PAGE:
With an award amount of over $595,000 from the National Science Foundation, Colorado State University will spearhead a new study to determine the role of topography in subduction zones, where two tectonic plates collide.
The study will be led by Department of Geosciences Assistant Professor Sean Gallen.
When tectonic plates collide, one layer of rock is pushed underneath the other. Gallen will analyze field data of rock uplift histories and combine that with mathematical models for how topography changes through space and time.
The findings for the project may provide a clearer understanding of how landscapes respond to and record plate boundary shifts and fault motions that relate to earthquake hazards.
“I am interested in looking at a portion of the subduction zone and trying to map it out in space and time, to see what the vertical motion history or the rock uplift history is,” Gallen said. “Based on that, we can try to understand the different components in the subduction zone that are generating the uplift that we observe at the Earth’s surface.”
The team’s research will take place primarily in the Calabrian subduction zone in southern Italy. Gallen said that this area is of significance due to its hypothesizeddeep earth signal. With the technology and field data used in the project, the results will aim to quantify the true magnitude of the various components of subduction zone dynamics which uplift landscapes and build mountains along these tectonic plate boundaries in a new, more concrete way.
To locate and observe the details of uplifted rock, the team will develop a mathematical model that will use existing and newly collected geological data to make predictions of the historical topographical change above the subduction zone.
“This could open up a whole new worldabout new feedbacks in the system that people really haven’t studied in a great amount of detail,” Gallen said. “That’s the part I’m interested in and excited about — developing the methods and collecting all this new data and applying it to the setting in Italy. We want to move away from, ‘We think this is happening,’ and be able to say, ‘Okay, this is happening.’”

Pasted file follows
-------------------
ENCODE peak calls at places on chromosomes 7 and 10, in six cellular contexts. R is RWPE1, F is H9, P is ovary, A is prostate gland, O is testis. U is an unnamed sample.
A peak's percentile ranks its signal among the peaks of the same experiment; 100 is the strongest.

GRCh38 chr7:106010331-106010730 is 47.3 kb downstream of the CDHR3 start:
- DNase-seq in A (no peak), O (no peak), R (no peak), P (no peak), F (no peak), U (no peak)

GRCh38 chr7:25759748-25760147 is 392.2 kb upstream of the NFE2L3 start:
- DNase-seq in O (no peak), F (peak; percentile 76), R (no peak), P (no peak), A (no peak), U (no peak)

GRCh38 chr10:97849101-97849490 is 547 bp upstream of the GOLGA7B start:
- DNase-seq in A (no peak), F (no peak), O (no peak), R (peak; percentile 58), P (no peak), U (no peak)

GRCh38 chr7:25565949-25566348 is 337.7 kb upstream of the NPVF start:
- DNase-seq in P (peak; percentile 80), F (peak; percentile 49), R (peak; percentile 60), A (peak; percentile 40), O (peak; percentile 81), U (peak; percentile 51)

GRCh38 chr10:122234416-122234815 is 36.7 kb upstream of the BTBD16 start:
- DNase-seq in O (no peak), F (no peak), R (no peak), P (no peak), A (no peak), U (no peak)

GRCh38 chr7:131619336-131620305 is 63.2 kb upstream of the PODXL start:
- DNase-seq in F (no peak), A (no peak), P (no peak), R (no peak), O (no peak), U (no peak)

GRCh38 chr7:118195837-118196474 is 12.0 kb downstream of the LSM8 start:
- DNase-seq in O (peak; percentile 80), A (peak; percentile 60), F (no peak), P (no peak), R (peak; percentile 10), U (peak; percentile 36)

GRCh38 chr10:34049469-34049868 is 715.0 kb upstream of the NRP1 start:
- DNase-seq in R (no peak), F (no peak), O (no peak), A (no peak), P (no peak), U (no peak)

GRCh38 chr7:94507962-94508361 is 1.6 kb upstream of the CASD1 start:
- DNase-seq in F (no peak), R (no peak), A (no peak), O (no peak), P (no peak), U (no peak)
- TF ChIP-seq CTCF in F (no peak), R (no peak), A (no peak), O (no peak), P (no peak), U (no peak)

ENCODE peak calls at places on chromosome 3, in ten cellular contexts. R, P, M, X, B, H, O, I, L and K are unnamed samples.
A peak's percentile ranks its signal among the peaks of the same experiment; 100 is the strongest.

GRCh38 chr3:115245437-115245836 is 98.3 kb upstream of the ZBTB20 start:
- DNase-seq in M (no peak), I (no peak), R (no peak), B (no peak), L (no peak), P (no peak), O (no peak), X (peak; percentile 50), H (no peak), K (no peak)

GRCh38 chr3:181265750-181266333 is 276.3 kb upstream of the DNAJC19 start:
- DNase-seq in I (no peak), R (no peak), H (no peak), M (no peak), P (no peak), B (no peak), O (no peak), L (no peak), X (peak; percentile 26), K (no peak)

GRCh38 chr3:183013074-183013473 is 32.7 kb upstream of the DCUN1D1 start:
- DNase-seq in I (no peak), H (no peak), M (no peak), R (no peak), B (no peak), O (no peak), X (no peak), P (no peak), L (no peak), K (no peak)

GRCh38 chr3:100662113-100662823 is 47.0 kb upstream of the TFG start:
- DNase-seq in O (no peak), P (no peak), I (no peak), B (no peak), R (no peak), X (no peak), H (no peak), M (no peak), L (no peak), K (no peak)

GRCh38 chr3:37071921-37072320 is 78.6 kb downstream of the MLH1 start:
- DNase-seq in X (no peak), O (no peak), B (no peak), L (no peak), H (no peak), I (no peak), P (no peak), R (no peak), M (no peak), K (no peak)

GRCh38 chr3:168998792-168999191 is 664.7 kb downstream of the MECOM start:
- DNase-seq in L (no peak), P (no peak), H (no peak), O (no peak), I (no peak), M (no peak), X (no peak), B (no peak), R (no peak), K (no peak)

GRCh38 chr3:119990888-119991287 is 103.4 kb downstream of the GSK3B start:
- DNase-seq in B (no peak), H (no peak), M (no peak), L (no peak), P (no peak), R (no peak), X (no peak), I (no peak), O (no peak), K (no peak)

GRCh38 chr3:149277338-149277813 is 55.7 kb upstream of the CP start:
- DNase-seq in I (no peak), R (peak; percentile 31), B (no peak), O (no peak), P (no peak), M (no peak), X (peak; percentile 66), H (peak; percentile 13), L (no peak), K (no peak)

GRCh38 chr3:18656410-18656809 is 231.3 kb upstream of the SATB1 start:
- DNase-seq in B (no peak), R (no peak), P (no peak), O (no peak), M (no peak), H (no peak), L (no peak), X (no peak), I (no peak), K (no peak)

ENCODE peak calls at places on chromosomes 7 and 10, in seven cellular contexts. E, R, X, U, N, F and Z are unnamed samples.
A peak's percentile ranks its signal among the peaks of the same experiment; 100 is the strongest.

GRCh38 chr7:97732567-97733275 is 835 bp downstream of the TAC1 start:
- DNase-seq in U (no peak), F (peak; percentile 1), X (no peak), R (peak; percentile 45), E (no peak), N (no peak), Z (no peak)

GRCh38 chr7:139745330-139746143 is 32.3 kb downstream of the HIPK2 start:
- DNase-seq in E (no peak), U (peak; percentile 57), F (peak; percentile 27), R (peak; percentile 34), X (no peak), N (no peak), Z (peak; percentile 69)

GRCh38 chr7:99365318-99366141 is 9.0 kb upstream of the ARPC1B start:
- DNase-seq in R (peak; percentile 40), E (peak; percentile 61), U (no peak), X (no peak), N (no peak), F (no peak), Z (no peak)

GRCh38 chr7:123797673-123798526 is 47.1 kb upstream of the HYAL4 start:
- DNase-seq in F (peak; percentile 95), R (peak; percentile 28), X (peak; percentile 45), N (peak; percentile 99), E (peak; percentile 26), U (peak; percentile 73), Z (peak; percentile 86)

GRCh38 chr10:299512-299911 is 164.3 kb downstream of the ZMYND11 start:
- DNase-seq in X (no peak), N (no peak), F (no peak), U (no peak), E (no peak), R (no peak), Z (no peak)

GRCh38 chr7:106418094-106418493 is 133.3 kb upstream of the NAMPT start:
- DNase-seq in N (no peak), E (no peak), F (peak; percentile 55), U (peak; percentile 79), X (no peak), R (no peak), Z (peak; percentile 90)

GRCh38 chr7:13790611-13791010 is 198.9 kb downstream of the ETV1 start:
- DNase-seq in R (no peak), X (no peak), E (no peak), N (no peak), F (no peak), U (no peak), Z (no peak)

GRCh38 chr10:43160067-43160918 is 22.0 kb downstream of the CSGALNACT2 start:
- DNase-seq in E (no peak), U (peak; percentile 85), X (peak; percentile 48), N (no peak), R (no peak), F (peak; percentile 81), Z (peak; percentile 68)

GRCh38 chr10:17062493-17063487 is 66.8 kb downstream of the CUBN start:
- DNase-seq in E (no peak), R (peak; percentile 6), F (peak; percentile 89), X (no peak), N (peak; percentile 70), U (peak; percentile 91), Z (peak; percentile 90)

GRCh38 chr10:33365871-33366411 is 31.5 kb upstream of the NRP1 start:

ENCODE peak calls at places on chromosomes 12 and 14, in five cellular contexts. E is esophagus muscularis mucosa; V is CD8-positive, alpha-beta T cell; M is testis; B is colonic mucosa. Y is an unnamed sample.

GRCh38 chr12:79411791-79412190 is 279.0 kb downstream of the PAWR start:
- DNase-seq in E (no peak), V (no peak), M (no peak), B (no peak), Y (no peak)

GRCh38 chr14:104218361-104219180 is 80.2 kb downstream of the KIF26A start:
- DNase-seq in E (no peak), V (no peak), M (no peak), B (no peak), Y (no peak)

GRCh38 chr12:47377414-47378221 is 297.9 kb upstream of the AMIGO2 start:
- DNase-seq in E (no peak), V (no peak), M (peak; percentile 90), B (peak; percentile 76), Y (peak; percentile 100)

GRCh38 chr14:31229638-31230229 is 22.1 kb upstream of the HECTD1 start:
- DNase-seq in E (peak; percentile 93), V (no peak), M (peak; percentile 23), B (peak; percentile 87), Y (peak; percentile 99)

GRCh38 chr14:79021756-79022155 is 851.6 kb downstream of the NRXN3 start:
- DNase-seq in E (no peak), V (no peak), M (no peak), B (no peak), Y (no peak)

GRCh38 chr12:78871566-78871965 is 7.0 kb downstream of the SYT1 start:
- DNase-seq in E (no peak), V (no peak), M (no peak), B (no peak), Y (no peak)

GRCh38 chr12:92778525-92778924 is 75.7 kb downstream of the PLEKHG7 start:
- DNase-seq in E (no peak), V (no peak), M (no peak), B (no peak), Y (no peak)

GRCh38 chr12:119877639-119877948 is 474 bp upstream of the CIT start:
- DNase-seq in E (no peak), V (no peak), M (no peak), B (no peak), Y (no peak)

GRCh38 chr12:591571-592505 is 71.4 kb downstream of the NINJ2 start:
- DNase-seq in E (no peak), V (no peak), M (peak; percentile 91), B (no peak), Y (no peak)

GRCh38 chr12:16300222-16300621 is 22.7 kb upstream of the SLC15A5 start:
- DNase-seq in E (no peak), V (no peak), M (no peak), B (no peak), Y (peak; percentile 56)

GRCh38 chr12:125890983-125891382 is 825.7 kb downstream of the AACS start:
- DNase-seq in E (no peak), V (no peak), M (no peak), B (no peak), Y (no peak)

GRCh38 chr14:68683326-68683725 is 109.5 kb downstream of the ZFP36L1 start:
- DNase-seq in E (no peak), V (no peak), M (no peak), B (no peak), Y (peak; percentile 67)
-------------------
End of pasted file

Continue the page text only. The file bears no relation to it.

With a long career in field geology, the use of mathematical modelling is somewhat new for Gallen. He looks forward to the discoveries and new opportunities this technology may be able to lend to his research.
“We’re proposing a framework that has actually been around since the early 1990s, it just hasn’t been used very much, and we’re going to package it up in a new way,” Gallen said. “Hopefully, we’ll have a useful inference of the uplift history and create a unified framework.”
Opportunities for student engagement
Another component of the study will involve Gallen recruiting two doctoral students in the Department of Geosciences. He will also create an undergraduate training network as part of the research project.
“We’re hoping that we can get students from traditionally underrepresented backgrounds in the geosciences,” Gallen said. “This research project will be able to teach students at different levels skill sets that are valuable to understanding relationships between things like tectonics and climate or how to calculate rock uplift, and that all is going to be based on primary data sets that we collect.”
With the research and outreach and education components intertwined, this study will shed more light on the complex historiesand dynamics of subduction zone tectonics and build a more connected and diverse network of geologic interest for the future.
The start date for this project is Aug. 2021 and it is estimated to end July 2026. For more information on the project, visit the project page at 2041910 on the NSF website.